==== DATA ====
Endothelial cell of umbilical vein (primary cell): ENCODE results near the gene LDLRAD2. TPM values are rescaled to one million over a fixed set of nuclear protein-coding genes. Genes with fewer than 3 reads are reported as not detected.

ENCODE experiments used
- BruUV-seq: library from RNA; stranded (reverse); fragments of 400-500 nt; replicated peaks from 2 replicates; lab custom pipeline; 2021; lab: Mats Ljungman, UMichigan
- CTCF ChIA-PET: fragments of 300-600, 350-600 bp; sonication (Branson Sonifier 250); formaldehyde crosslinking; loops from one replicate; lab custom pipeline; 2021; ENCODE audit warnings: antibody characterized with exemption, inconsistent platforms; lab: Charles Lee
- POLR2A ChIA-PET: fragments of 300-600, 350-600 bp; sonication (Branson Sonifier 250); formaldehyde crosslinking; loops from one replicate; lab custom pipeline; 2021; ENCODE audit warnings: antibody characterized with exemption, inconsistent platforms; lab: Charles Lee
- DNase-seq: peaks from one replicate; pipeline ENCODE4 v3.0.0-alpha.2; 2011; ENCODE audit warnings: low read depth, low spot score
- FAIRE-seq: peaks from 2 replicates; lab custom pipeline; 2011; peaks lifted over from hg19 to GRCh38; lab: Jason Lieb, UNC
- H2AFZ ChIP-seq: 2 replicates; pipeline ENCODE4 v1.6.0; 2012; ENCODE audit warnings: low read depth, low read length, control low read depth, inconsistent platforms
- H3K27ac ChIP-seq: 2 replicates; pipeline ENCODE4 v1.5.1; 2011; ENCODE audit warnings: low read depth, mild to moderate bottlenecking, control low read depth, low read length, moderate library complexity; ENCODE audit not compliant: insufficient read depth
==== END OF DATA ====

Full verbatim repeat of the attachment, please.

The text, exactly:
Endothelial cell of umbilical vein (primary cell): ENCODE results near the gene LDLRAD2. TPM values are rescaled to one million over a fixed set of nuclear protein-coding genes. Genes with fewer than 3 reads are reported as not detected.

ENCODE experiments used
- BruUV-seq: library from RNA; stranded (reverse); fragments of 400-500 nt; replicated peaks from 2 replicates; lab custom pipeline; 2021; lab: Mats Ljungman, UMichigan
- CTCF ChIA-PET: fragments of 300-600, 350-600 bp; sonication (Branson Sonifier 250); formaldehyde crosslinking; loops from one replicate; lab custom pipeline; 2021; ENCODE audit warnings: antibody characterized with exemption, inconsistent platforms; lab: Charles Lee
- POLR2A ChIA-PET: fragments of 300-600, 350-600 bp; sonication (Branson Sonifier 250); formaldehyde crosslinking; loops from one replicate; lab custom pipeline; 2021; ENCODE audit warnings: antibody characterized with exemption, inconsistent platforms; lab: Charles Lee
- DNase-seq: peaks from one replicate; pipeline ENCODE4 v3.0.0-alpha.2; 2011; ENCODE audit warnings: low read depth, low spot score
- FAIRE-seq: peaks from 2 replicates; lab custom pipeline; 2011; peaks lifted over from hg19 to GRCh38; lab: Jason Lieb, UNC
- H2AFZ ChIP-seq: 2 replicates; pipeline ENCODE4 v1.6.0; 2012; ENCODE audit warnings: low read depth, low read length, control low read depth, inconsistent platforms
- H3K27ac ChIP-seq: 2 replicates; pipeline ENCODE4 v1.5.1; 2011; ENCODE audit warnings: low read depth, mild to moderate bottlenecking, control low read depth, low read length, moderate library complexity; ENCODE audit not compliant: insufficient read depth